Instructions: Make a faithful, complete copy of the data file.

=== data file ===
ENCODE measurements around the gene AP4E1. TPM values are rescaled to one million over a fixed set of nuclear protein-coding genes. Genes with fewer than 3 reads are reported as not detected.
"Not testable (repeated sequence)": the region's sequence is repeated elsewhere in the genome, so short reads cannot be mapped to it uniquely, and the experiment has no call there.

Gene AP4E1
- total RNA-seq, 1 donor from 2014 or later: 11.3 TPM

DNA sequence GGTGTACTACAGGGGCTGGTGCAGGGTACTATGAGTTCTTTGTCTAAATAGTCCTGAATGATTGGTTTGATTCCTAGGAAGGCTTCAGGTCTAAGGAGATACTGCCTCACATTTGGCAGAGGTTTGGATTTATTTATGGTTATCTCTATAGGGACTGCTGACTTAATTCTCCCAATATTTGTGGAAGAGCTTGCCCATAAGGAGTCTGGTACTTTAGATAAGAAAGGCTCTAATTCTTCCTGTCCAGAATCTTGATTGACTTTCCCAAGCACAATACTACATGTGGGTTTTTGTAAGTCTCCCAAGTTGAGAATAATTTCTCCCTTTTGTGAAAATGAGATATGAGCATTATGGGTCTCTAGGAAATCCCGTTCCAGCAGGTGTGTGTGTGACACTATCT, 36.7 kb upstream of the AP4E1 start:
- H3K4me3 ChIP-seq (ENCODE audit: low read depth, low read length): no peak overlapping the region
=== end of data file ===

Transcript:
ENCODE measurements around the gene AP4E1. TPM values are rescaled to one million over a fixed set of nuclear protein-coding genes. Genes with fewer than 3 reads are reported as not detected.
"Not testable (repeated sequence)": the region's sequence is repeated elsewhere in the genome, so short reads cannot be mapped to it uniquely, and the experiment has no call there.

Gene AP4E1
- total RNA-seq, 1 donor from 2014 or later: 11.3 TPM

DNA sequence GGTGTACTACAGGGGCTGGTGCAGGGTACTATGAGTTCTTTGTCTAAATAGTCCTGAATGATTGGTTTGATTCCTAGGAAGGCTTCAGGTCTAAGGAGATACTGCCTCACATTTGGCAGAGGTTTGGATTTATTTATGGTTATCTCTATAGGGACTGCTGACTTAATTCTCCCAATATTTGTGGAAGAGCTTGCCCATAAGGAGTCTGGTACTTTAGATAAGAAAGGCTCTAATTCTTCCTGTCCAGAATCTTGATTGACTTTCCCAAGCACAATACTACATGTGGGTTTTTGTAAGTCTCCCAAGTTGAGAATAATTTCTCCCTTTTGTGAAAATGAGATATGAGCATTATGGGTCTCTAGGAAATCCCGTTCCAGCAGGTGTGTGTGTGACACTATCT, 36.7 kb upstream of the AP4E1 start:
- H3K4me3 ChIP-seq (ENCODE audit: low read depth, low read length): no peak overlapping the region